Although it was recorded in a studio, Amy Hanaiali’i and Slack Key Masters of Hawaii has the flavor of a live concert. The musicians each get a turn being center stage, accompanying Amy, in some cases singing with her or playing slack key with one another. Not only do they display their gifts as musicians; in some cases, they showcase their own compositions.
Prolific Dennis Kamakahi sings his delightful country-style E Mau Ke Aloha in Hawaiian and English, accompanying himself on guitar with room for a guitar solo by Chino Montero. Kamakahi shines as a slack key guitarist and vocalist, his deep rich voice combining with Amy’s in a poignant song composed by Queen Kapi’olani in the late 19th century Ipo Lei Manu.
Cyril Pahinui is keeper of the slack key tradition that his father, Gabby “Pops” Pahinui revitalized and popularized. Cyril shares vocals and plays guitar in a trademark Pahinui number, Hi’ilawe with Jeff Peterson adding his own slack key sound to enrich the accompaniment. Pahinui does a lively interpretation of Miloli’i on vocals and guitar with Sonny Lim spicing up the song with well-chosen steel guitar enhancements.
Amy sings her own composition Keawa Nui with loving attention to the art of falsetto that makes it clear why the mantles of falsetto greats Lena Machado and recently-passed Genoa Keawe have easily remained on her shoulders. A ukulele solo by Jeff Peterson kicks it up a notch.
Chino Montero gets to demonstrate his male falsetto singing and solid slack key technique in Makee ‘Ailana. Dennis Kamakahi plays one of the two slack key solos in this number, enlivening it with a contrasting style. I confess I have not followed Montero’s career as I have the other participants in this album, but I think he performs at a level that is harmonious with his peers.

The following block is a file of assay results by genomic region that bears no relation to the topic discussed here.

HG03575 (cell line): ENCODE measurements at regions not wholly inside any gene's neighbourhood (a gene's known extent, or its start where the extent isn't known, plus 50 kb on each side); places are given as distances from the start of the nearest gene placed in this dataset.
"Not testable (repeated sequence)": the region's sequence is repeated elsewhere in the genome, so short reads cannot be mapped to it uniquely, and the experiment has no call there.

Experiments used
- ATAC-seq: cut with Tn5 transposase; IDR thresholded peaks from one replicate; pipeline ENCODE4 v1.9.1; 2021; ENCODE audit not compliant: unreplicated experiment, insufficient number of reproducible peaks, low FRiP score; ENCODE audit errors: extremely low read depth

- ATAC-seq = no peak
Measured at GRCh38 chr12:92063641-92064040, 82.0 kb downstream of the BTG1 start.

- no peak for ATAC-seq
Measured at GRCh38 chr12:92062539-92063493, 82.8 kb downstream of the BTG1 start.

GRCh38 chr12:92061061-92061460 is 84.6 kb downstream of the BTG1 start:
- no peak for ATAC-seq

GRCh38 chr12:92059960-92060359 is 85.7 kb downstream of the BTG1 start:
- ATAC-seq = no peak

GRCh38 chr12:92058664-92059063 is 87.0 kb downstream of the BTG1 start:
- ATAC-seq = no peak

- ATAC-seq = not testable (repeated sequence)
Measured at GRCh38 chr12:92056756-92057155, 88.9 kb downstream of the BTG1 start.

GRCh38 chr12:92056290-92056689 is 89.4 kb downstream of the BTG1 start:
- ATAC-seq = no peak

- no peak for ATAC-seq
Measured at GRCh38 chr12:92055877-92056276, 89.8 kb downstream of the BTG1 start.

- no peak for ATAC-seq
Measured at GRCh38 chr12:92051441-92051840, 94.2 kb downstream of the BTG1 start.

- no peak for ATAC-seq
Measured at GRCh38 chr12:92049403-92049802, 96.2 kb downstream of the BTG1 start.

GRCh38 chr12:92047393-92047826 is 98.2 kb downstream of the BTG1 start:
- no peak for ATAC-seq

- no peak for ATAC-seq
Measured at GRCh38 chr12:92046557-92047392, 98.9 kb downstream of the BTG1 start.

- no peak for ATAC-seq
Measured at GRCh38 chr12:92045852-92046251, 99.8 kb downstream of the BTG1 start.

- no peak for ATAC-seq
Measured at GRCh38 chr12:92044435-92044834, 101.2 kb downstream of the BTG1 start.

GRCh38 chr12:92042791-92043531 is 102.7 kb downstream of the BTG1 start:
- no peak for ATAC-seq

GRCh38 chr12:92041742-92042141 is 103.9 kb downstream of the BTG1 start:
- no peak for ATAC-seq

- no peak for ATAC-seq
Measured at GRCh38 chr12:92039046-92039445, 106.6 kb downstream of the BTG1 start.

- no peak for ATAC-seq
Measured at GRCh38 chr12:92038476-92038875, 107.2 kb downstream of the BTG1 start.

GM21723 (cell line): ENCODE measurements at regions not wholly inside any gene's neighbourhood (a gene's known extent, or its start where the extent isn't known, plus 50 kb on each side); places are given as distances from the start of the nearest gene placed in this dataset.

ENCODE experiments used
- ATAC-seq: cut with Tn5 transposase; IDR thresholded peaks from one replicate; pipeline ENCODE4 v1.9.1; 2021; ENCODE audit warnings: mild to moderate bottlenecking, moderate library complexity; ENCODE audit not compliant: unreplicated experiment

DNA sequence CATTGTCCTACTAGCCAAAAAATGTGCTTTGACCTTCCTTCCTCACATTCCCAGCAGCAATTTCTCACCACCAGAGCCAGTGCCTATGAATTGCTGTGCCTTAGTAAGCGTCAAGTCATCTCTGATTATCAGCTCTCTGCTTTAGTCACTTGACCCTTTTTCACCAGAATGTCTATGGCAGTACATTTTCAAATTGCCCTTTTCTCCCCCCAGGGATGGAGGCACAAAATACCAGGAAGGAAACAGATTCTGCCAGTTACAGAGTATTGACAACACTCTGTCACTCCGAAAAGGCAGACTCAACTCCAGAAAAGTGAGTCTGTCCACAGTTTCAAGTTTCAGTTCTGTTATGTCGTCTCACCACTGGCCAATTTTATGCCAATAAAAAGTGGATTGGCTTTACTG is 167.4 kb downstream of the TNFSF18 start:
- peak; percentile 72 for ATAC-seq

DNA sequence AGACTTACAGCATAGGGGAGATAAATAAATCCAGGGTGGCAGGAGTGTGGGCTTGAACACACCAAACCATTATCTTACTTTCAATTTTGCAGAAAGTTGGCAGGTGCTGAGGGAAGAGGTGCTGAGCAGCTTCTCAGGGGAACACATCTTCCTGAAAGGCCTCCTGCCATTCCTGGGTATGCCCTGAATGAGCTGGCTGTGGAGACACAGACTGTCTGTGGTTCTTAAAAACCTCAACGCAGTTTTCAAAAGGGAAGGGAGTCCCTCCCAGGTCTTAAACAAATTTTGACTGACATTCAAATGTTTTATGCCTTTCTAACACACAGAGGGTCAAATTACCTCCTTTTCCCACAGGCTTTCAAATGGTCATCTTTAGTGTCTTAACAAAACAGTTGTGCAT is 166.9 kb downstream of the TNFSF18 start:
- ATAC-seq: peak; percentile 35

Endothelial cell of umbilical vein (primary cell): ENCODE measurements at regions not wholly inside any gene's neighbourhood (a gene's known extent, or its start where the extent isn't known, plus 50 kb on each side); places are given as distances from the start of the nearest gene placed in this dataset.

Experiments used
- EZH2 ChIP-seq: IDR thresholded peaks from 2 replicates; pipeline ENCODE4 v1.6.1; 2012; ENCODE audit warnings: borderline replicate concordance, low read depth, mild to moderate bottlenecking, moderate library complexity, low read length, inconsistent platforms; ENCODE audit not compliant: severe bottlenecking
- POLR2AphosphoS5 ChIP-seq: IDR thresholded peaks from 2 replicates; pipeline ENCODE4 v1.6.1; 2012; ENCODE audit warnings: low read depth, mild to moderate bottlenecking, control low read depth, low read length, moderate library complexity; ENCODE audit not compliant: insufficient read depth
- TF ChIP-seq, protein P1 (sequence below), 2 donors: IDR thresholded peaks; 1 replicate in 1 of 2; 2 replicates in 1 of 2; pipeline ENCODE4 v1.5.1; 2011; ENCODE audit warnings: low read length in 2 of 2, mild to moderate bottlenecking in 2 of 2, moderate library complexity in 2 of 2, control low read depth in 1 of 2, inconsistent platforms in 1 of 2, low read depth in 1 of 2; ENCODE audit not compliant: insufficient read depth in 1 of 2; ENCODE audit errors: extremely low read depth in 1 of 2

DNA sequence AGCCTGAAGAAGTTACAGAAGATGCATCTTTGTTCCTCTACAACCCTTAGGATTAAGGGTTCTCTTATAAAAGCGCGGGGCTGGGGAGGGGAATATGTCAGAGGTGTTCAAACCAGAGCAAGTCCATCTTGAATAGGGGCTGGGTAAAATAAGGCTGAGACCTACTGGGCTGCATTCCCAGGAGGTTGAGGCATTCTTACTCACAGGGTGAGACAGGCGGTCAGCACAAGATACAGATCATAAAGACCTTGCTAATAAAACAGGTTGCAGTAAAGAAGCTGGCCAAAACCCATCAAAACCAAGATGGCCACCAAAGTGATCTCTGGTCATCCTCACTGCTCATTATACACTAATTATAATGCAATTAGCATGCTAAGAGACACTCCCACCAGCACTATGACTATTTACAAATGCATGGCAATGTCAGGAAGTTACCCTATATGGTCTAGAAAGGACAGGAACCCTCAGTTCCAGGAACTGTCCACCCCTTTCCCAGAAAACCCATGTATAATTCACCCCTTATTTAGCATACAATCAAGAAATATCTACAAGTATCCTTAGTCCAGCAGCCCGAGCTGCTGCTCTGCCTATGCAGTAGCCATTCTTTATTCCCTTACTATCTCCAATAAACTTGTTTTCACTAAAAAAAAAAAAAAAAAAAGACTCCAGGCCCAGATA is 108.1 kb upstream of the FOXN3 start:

An all-instrumental number, Vaqueros, brings together composer Sonny Lim with Montero and Jeff Peterson for a flamenco-flavored hats-off to the cowboys who brought the guitar to Hawaii.
I would be negligent if I did not mention the way Jeff Peterson’s talents permeate this album. No fewer than six of the sixteen cuts feature his compositions. My favorite is Pukana La on which he plays solo. He creates an otherworldly feeling with unusual chord progressions, sweet-voiced picking, and sensitive rubato. We also hear Peterson’s eclectic musicianship on eleven of the numbers, mainly slack key but also including classical guitar on Vaqueros and ukulele in Keawa Nui.
In the end, this is still Amy’s album. She opens with Fields of Gold by Sting, bringing to it heartrending nuances. Nevertheless, I find the song a strange choice for an album in which she and her friends otherwise celebrate Hawaiian culture and landscape. The mention of “fields of barley” made me wince despite the added Hawaiian lyrics. Do they even grow barley in Hawaii? Shouldn’t it be “through ponds of taro (traditional Hawaiian staple crop) or to use the old Hawaiian word kalo? Hmmm. The trouble is those ponds have you thigh deep in mud. I’ve been there. As we trudge through the sludge-ponds of kalo? Definitely not as romantic as barley fields. Enough! It’s a great album!
Audrey Coleman is a journalist, educator, and passionate explorer of traditional and world music.